|The balik kampung rush began about a week ago. Picture courtesy of New Straits Times.|
Indonesian house helper Ien was reunited with her teenage daughter and parents in Brengkok Village, Central Jawa, Indonesia last week.
The reunion was an occasion she had longed for because the last time she returned to the family abode was more than two years ago.
Ien and her husband -- a Kuala Lumpur-based construction worker who is also from Indonesia -- made the journey home because they wanted to savour Eid-ul-Fitr or Hari Raya Aidil Fitri with family and friends this year.
It's the first day of Shawwal -- the month that marks the end of Ramadan -- tomorrow and by this time many Muslims who are residing outside their hometowns are with their loved ones or are on their way to be together with them.
Malaysians have a term for the social reunion: balik kampung which literally means "going back to the village".
Malays are not the only ones who observe balik kampung as a form of social reunion. The Chinese, Indian, Kadazan, Murut, Iban, Bidayuh and other ethnic groups in Malaysia do it too.
It is also a regional phenomenon as exemplified by Ien and other foreign workers in Malaysia.
The reason the other ethnic groups in Malaysia have adopted the Malay term balik kampung to describe their journey to a social reunion "is because it has existed in the realm of popular idiom much longer than any other expression that is available locally," Professor Shamsul Amri Baharuddin told me 13 years ago, when I interviewed him for an article on the topic.
The Professor of Social Anthropology at Universiti Kebangsaan Malaysia defined balik kampung as essentially a reunion of loved ones, that is, between those who have been forced to live separately from their rural-based families, owing to economic and social circumstances, and those who stayed back in the villages.
It is a time to maintain, enhance or repair the social bond that has declined, fragmented, stretched to the limit or partially broken down by forces within modernisation, the two most critical components being urbanisation and industrialisation.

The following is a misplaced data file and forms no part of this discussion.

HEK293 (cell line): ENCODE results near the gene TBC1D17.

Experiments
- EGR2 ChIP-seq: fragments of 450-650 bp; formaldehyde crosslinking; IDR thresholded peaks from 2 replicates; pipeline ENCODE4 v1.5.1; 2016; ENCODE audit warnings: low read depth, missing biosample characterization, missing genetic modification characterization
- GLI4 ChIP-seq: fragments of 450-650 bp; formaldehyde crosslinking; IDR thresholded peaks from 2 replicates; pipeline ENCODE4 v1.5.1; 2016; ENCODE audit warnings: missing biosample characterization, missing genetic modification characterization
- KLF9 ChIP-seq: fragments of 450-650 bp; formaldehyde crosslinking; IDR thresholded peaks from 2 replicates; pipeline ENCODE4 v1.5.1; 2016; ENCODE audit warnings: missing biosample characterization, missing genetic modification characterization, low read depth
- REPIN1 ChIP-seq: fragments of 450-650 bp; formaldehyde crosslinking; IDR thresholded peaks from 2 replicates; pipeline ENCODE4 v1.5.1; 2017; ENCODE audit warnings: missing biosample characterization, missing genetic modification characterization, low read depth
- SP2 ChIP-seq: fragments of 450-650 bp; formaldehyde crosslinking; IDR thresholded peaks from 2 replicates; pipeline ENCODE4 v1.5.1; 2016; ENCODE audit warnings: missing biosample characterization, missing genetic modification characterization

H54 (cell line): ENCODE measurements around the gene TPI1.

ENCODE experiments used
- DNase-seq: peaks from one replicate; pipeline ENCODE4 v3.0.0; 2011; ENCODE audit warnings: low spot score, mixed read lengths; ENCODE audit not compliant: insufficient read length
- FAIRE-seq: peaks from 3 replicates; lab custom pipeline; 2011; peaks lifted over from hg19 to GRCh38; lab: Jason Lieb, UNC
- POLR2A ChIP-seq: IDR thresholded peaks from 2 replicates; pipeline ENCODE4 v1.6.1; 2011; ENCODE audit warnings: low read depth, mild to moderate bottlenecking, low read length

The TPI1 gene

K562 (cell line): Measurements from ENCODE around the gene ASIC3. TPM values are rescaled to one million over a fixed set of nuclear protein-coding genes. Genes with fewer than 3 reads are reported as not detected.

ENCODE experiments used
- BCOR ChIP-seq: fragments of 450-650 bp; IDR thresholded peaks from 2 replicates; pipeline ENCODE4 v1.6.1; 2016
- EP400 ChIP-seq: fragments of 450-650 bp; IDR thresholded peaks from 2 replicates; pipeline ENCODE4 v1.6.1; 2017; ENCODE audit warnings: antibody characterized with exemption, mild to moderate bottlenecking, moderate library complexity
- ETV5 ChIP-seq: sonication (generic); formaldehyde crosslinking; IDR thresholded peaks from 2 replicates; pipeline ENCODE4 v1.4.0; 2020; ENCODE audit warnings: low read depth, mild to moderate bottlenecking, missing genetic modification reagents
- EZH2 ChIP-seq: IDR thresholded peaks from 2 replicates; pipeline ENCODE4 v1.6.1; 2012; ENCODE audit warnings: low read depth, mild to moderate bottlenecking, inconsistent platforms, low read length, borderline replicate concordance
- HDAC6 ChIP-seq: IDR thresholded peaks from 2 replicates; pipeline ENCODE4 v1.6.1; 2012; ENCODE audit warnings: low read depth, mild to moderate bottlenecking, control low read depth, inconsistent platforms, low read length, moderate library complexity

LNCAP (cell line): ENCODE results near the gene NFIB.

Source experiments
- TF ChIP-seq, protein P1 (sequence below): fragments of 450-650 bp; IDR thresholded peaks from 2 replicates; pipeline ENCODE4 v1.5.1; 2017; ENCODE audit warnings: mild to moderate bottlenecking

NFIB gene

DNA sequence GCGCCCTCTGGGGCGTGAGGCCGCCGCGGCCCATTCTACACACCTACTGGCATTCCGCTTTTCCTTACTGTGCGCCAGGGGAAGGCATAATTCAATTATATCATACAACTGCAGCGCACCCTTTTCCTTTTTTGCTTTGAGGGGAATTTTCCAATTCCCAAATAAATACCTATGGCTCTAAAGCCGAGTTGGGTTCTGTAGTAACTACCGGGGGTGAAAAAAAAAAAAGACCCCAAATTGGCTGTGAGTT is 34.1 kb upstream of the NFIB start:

|Shopping for Hari Raya Aidil Fitri includes buying gifts for the folks back home. Material and non-material sharing enhances the social bonding during the festive season. Picture courtesy of New Straits Times.|
For the Malays, who were then predominantly peasants, this was the beginning of the fragmentation of their families and social life.
Some orang kampung (rural people) became orang bandar (urban dwellers) and this gave rise to the rural-urban divide which expressed itself in complex ways.
As Shamsul put it then: "It affected differently and unevenly the life spheres of those who live in the kampung (village) as well as those in the bandar (town or city). It also influenced their relationships."
Industrialisation further complicated the plight, in some ways rupturing altogether the already tensed relationship between the orang kampung and the orang bandar.
"The pressure of the felt difference especially by those who live in the bandar forced them to seek ways of coping with it, one of which is balik kampung."
And from then on balik kampung as a social reunion became central to Malay life, providing the parties involved, who recognise that they have become dissimilar in their world views as well as the way they conduct their daily lives, with a chance to pursue a new kinship.
In cases where the difference is so wide or where it has reached a desperate level, the reunion becomes obligatory to avoid a total collapse of the social bonding.
For that reason, it is often an emotionally-charged event and an attempt to minimise the contrast is made through material and non-material sharing.
|Baking cookies for Hari Raya Aidil Fitri is a major activity during Ramadan. It is time-consuming but fun and even the youngest member of this family wants to be a part of it. Picture courtesy of New Straits Times.|
Besides Hari Raya Aidil Fitri and Hari Raya Aidil Adha, there are other social events in the life of a Malay such as weddings and funerals that can reunite him or her with far-flung relatives.
Are Malays still enthusiastic about balik kampung?
Shamsul predicted 13 years ago that "balik kampung is here to stay". And it has.
Anecdotal evidence, however, suggests that the level of intensity has dropped a notch recently.
How do you explain the growing tendency among Malay professionals, whether single or married, to "go away" during the festive season?
The idea is not to balik kampung but to travel to other places for their Raya holidays.
Alternatively, they would stay back in the urban centres they now call home and rejoice at the peace and quiet that descended on city life after the balik kampung exodus.
This is especially true of Malaysians whose parents have passed on.
|This photo shows shoppers making a last-minute dash to buy Hari Raya stuff. Many stalls at this bazaar on Lorong Tuanku Abdul Rahman, Kuala lumpur stay open until very late on the eve of Aidil Fitri. Picture courtesy of New Straits Times.|
Interestingly, the balik kampung reunion is no longer viewed as compulsory. There are various options open to them and balik kampung is just one of the many.
But purists are not happy about this and my friend Yani is one of them.
She cannot conceive that Malay Muslims would wish to spend Hari Raya Aidil Fitri in unfamiliar surroundings.
For her Hari Raya Aidil Fitri should be enjoyed with your parents, siblings, relatives and close friends at the place where you were born or lived as a child.
After months of hard work in noisy, crowded and unfriendly Kuala Lumpur a retreat to the birthplace is just the thing for tired bodies, frayed nerves and dejected spirits.
Yani, like Ien, derives great pleasure from engaging in festivities kampung-style (village-style) and the trip home is trouble worth enduring.
Eid-ul-Fitr greetings to all Muslims!